Water softened with sodium can be consumed in moderation by most people without health risks. However, individuals on sodium-restricted diets or with certain health conditions should consult a healthcare professional before consuming softened water.

Regular maintenance tasks include checking salt levels, cleaning the brine tank periodically, and scheduling professional inspections and servicing as needed.

DIY installation is possible for some homeowners, especially for smaller, portable water softeners. However, larger systems or those connected to the plumbing may require professional installation to ensure proper setup and function.

Consider factors such as the hardness of your water, the size of your household, your budget, and available space for installation. Consulting with a PlumbSmart water treatment professional can help you select the best option for your needs.

Clogs can be caused by a variety of factors, including hair, soap scum, food particles, grease, and mineral buildup. Tree roots can also invade sewer lines, causing blockages.

Use drain screens or traps to catch hair and debris, avoid pouring grease or oil down drains, and run hot water down drains periodically to help prevent buildup. Regularly cleaning drains with baking soda and vinegar can also help prevent clogs.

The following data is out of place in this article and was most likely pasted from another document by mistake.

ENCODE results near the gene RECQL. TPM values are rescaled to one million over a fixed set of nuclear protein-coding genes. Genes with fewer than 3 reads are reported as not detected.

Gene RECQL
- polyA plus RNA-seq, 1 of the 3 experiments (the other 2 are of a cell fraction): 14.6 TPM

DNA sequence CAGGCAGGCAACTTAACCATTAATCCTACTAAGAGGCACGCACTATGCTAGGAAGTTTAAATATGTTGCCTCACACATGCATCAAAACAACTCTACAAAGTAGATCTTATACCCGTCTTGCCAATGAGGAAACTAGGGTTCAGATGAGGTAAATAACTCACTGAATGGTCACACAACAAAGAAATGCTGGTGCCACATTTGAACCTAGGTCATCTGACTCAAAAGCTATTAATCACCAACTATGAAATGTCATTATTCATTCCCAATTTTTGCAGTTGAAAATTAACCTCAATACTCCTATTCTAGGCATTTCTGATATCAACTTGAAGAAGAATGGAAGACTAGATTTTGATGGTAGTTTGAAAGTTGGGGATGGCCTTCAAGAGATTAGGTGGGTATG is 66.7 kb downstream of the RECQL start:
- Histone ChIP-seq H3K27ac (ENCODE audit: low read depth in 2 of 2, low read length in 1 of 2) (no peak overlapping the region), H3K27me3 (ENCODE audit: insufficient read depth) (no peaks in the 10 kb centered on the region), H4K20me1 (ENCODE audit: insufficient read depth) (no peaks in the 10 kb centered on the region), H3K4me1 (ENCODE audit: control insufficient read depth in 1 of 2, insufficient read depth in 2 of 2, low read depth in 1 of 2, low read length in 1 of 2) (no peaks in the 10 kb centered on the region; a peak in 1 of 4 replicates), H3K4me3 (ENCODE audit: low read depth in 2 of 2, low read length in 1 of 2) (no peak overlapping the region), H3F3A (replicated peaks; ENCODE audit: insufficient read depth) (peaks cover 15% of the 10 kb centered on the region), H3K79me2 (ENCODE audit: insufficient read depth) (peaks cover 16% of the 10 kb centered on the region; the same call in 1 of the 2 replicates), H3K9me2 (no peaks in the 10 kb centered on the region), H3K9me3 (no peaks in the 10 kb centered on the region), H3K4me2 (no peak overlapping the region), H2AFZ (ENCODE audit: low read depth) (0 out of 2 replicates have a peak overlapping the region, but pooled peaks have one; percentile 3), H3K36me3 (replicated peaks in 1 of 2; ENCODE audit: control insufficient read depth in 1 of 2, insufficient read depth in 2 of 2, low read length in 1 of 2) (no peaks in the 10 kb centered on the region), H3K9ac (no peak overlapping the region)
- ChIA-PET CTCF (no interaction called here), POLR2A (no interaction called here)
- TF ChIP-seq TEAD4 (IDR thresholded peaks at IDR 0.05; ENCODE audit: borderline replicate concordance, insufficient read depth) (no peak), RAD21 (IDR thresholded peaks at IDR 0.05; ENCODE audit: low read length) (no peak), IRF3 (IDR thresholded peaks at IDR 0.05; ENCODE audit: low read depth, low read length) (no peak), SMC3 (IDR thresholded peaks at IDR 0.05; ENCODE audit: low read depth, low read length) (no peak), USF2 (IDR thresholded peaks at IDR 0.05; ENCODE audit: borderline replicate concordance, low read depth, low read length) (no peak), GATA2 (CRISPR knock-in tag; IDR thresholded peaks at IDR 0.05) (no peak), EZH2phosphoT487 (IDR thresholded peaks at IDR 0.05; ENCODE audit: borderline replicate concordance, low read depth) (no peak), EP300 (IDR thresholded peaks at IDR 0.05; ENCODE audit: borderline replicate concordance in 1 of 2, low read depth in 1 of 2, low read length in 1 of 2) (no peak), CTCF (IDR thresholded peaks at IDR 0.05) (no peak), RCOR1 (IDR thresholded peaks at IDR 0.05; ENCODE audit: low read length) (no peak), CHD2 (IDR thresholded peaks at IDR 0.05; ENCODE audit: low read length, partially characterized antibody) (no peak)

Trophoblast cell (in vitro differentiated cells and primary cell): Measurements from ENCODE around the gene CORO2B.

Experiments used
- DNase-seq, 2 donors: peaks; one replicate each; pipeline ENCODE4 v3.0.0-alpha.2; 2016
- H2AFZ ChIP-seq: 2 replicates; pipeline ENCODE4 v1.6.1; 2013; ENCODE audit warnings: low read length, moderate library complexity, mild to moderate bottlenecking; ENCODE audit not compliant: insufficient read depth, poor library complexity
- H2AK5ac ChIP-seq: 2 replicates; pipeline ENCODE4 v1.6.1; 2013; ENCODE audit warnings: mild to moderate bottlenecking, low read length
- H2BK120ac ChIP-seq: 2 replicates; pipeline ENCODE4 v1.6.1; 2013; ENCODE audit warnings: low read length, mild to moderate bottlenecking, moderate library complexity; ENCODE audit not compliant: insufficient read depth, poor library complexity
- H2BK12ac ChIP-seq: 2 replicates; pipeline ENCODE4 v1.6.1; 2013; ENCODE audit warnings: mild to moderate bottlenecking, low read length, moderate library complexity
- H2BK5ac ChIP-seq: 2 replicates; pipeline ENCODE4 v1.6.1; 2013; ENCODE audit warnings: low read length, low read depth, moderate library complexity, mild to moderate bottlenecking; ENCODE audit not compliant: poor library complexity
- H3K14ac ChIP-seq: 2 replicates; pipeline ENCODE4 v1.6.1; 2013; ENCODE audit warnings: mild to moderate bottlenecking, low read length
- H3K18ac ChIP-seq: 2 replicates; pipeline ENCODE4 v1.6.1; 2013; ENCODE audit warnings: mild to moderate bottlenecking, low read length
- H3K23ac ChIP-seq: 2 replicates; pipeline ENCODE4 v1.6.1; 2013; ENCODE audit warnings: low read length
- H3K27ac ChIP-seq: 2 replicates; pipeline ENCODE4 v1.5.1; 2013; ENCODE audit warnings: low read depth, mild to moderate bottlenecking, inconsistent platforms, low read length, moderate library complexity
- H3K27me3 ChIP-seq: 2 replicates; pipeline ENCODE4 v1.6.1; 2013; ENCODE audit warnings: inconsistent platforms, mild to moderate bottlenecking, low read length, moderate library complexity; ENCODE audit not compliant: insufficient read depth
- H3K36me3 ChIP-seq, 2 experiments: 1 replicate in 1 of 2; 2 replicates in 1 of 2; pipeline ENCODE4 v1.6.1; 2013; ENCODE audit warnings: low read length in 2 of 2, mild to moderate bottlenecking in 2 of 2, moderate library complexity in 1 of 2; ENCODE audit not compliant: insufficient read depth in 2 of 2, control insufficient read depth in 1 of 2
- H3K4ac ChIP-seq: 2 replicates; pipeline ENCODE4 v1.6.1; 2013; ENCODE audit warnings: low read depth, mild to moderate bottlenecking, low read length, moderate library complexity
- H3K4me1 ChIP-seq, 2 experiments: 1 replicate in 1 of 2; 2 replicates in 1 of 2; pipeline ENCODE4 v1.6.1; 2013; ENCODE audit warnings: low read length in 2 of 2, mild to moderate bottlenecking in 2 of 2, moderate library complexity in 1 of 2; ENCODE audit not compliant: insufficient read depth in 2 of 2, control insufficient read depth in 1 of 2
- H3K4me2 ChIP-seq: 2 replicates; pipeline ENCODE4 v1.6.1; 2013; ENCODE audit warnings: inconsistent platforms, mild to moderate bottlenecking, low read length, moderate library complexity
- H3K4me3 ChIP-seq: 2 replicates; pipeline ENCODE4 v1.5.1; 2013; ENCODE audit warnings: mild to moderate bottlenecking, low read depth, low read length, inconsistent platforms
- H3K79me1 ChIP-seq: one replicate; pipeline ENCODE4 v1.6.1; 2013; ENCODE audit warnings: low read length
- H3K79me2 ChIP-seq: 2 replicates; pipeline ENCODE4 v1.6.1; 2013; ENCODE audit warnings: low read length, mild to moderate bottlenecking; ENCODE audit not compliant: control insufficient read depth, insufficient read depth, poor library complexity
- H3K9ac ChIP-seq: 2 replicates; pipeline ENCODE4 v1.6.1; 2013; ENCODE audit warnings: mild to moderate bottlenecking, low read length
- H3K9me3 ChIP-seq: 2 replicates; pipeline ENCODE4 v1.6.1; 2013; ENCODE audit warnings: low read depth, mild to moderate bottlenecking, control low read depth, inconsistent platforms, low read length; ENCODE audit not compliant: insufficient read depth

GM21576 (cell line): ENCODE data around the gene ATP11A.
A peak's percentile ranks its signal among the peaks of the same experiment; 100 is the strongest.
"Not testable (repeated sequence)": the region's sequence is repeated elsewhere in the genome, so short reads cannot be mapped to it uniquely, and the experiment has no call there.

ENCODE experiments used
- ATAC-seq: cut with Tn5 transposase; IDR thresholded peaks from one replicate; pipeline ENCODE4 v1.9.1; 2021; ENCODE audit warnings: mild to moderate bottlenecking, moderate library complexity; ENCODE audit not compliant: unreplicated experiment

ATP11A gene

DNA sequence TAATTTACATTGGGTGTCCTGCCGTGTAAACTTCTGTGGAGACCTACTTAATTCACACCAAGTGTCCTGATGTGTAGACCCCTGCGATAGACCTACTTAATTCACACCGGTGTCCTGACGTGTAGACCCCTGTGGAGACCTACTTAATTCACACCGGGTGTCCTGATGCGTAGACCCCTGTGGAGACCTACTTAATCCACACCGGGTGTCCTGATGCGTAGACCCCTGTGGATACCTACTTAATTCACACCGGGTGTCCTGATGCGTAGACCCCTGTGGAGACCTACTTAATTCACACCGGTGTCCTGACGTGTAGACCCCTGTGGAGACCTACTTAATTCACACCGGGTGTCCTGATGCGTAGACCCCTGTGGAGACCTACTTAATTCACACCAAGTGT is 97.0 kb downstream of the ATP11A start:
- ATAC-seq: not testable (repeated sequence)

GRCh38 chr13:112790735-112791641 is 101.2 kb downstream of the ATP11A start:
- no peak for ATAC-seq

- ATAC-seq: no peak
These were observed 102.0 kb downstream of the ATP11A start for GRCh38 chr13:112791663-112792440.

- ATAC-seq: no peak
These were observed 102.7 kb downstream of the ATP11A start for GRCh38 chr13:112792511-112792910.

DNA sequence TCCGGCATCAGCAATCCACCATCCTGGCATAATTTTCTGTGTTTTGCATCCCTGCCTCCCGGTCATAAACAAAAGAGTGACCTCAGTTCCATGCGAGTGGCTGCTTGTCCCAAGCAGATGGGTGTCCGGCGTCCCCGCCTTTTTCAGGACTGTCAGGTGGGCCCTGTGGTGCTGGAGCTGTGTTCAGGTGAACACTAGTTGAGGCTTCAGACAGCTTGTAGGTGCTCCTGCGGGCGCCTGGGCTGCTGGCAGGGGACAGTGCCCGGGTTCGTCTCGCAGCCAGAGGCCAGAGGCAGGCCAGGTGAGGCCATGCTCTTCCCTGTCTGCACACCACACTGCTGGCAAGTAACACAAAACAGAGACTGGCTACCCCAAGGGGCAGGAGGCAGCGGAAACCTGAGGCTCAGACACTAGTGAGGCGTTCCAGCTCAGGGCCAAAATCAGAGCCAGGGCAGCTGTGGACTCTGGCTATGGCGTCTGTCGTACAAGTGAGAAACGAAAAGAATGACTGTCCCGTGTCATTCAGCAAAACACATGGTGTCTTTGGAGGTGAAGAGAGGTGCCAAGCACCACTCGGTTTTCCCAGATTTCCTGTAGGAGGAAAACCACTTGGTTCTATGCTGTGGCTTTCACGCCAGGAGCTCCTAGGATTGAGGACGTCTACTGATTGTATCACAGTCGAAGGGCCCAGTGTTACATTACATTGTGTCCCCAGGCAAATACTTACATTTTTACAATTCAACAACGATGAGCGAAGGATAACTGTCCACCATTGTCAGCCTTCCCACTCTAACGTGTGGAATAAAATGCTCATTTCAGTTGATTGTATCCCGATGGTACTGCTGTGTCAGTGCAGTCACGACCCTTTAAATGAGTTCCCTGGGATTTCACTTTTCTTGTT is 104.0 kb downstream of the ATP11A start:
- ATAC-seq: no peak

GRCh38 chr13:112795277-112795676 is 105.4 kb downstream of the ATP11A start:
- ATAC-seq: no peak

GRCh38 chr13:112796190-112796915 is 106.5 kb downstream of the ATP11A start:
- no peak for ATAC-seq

Try using a plunger or a drain snake to clear the blockage. If that doesn’t work, consider using a chemical drain cleaner, but be cautious and follow the instructions carefully. For stubborn clogs, it’s best to call a professional plumber.

Chemical drain cleaners can be effective but may also damage pipes if used incorrectly or too frequently. It’s best to use them sparingly and as a last resort. Alternatively, natural methods like baking soda and vinegar can be safer options.

Signs of a clog in the main sewer line include multiple drains backing up simultaneously, gurgling sounds coming from drains or toilets, and sewage odors in the home. If you suspect a main line clog, it’s important to call a plumber promptly.

Yes, drain snakes are a common tool for clearing clogs and are available for purchase at most hardware stores. However, using a drain snake requires some skill and caution to avoid damaging pipes or getting the snake stuck.

The cost of unclogging a drain can vary depending on factors such as the severity of the clog, the location of the clog, and whether it requires professional assistance. Simple clogs may be cleared inexpensively, while more complex clogs or main line clogs may require more extensive work and cost more. Because of this, PlumbSmart offers a $49 drain cleaning service that can quickly and inexpensively clear a drain that plungers and chemicals cannot. Call us for details.